Tuesday, June 24, 2014


Week 26:

This week, spend time in meditation over this passage.  Follow the instructions below the passage as your guide.

Job 37:19-34
19 “Tell us what we should say to him;
    we cannot draw up our case because of our darkness.
20 Should he be told that I want to speak?
    Would anyone ask to be swallowed up?
21 Now no one can look at the sun,
    bright as it is in the skies
    after the wind has swept them clean.
22 Out of the north he comes in golden splendor;
    God comes in awesome majesty.
23 The Almighty is beyond our reach and exalted in power;
    in his justice and great righteousness, he does not oppress.
24 Therefore, people revere him,
    for does he not have regard for all the wise in heart?”

You will be reading this passage three times following the guidelines below:

1.  First reading.  Read the passage through, one time, slowly.  Pause between each clause.  After you finish this first reading, be silent for a minute or two.

2.  Second reading.  Read the text slowly once again, pausing between phrases.  But this time pause even longer and be aware if any of the words or phrases that catch your attention, or seem to stand out in some way.  Make a mental note of those.  After you finish the second reading, write down those special words or phrases.

3.  Third reading.  Reread the passage up to the word or phrase that touched you in some way.  When you reach that word or phrase, stop and repeat it a few times.

4.  Pondering.  Reflect for a while on the phrase that moved you.  Repeat it a few more times.  Let the words interact with your thoughts, your memories or any other Bible passages that come to mind.  Let it touch your heart, desires and fears.  Begin to wonder, “What might God want to say to me specifically”?

5.  Prayer.  Turn that last question into a prayer, asking God, “What is the word you have for me in this passage, God?  Is there anything you want to say to me today?”  Listen.  Write down anything you sense God might be saying to you.

6.  Rest.  Be still and silent for a while.  Enjoy being in the presence of God.  In this step you move from doing to being.  Simply be for a while.

7.  Response.  Ask yourself and God, “What am I being called to do as a result of the word I have been given?”  Perhaps you are feeling challenged to love God more, or to accept some aspect of who you are, or to serve someone you know or to begin changing some aspect of your character.  Whatever it is, write it out.  “Today God is calling me to be a more ______ person.  Be with me God and teach me how.”   Thank God for the word and the calling you have been given.

Click HERE to purchase Weekly Devotional Thoughts: Weekly Applications of God’s Word on Amazon Kindle and write a review.

Don't forget to visit my Amazon links.  General purchases:  Click on the Banner at the top of the blog.  For a list of my favorites go to:  http://astore.amazon.com/weekldevottho-20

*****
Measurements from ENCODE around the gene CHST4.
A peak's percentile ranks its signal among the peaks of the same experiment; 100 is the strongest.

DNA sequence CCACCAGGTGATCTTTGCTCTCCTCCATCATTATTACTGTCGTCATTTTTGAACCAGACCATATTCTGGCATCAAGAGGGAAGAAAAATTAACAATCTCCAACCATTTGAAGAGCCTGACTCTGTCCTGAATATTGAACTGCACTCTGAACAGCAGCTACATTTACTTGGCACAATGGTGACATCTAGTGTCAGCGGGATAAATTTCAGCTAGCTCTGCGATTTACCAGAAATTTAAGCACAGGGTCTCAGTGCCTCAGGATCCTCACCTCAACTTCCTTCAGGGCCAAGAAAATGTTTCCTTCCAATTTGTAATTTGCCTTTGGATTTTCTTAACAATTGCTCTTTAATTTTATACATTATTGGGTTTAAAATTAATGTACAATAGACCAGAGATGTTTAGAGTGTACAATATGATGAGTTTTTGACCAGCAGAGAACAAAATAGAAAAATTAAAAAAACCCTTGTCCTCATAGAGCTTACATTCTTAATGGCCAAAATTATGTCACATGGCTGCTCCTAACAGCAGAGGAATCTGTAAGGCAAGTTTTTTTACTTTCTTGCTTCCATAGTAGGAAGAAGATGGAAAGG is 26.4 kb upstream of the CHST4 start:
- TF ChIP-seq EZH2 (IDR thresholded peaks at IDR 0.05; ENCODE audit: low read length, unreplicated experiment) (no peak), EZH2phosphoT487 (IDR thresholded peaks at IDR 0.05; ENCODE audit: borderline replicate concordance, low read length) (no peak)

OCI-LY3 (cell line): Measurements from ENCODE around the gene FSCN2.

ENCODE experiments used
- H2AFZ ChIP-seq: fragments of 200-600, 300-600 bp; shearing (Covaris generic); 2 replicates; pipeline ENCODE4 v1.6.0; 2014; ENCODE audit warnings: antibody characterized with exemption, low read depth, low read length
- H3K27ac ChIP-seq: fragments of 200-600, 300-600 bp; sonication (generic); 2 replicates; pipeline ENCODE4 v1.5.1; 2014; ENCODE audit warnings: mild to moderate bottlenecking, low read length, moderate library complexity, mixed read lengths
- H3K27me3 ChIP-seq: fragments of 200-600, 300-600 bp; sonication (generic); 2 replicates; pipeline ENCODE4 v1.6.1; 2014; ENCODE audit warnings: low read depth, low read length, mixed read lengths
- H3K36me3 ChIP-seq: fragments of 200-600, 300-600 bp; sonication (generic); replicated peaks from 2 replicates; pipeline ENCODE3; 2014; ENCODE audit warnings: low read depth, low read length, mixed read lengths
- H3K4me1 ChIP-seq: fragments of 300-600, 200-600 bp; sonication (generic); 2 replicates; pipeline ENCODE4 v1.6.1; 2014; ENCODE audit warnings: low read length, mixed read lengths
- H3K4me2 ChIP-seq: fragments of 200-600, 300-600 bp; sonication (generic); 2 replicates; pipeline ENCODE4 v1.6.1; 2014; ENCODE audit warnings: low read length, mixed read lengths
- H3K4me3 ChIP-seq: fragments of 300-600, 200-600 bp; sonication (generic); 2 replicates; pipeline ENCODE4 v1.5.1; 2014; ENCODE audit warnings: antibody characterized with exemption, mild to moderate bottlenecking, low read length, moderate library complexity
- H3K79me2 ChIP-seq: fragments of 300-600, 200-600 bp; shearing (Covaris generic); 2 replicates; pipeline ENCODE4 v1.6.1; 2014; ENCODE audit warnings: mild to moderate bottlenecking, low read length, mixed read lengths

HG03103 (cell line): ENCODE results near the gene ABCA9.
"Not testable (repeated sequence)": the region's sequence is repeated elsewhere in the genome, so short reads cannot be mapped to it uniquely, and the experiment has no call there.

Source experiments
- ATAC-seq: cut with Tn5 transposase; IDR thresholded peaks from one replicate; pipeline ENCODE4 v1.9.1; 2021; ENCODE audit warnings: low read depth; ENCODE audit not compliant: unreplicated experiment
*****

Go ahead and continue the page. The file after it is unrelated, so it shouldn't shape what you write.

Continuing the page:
Tuesday, June 17, 2014

Where am I exposed...?

Week 25:

Ephesians 6:16 In addition to all this, take up the shield of faith, with which you can extinguish all the flaming arrows of the evil one.

This week I am re-using a passage that I have blogged on before in the article titled:  Shield of Faith…  I am constantly amazed how God can use just a few words and still tell me so much about myself, my life, and how He is working on my heart and soul.  I have mentioned before several times that I have been on this transformational journey over the last several years.  During this journey, this passage has been speaking to me in several ways and over a long period.  One of those ways has shown up for me in the form of how I am exposed to the “flaming arrows of the evil one.” 

There have been three points of revelation where this passage has shown up for me.  One of those areas of transformation work for me has been my involvement with The Crucible Project.  As I have mentioned before, The Crucible Project is a ministry dedicated to helping men live lives of authenticity, integrity, power, purpose, and passion within their Christian journey.  Through participating and staffing in this work, I have found a group of men who hold me accountable in my life and help point out places where I need to putting up my Shield of Faith in order to extinguish the flaming arrows.

Another area of transformation work for me has been the study of Theophostic Prayer.  In a nutshell, this work helps one replace the lies that he/she believes about himself/herself with the truth that Jesus know about him/her.  One of the things that Dr. Ed Smith points out is that reactions to life are a form of exposure or uncovering of lies we believe about ourselves.  When I read this, I immediately thought of the above passage.  The evil one is shooting flaming arrows in places where the shield is not covering. 

I third area of study for me has been around how I view God.  There have been three sources of revelation for me around this part of my journey:  First has been mentioned in the form of my continual work with The Crucible ProjectThe second has been a book that helped me see the narrative that I project onto God.  This book is The Good and Beautiful God.   Third, an area of work I have been experiencing with Dmitri Bilgere and his idol-breaking work from his book Gateways to God.  These three sources have helped me to see how I view God vs. how He really is character-wise.

The three of these transformational guides have helped me to begin looking into my heart and my soul to discover where I am exposed.  When I think of a shield that a soldier might use, I notice how it does not cover every part of his body.  From this, I see that he has to be constantly paying attention to where the enemy may strike next.  When I have a reaction to life that is out of balance emotionally, I need to ask myself, “Where am I exposed?  What has caused this reaction?  What lie might I believe about myself?  What idol may I be exalting up in the place of God?”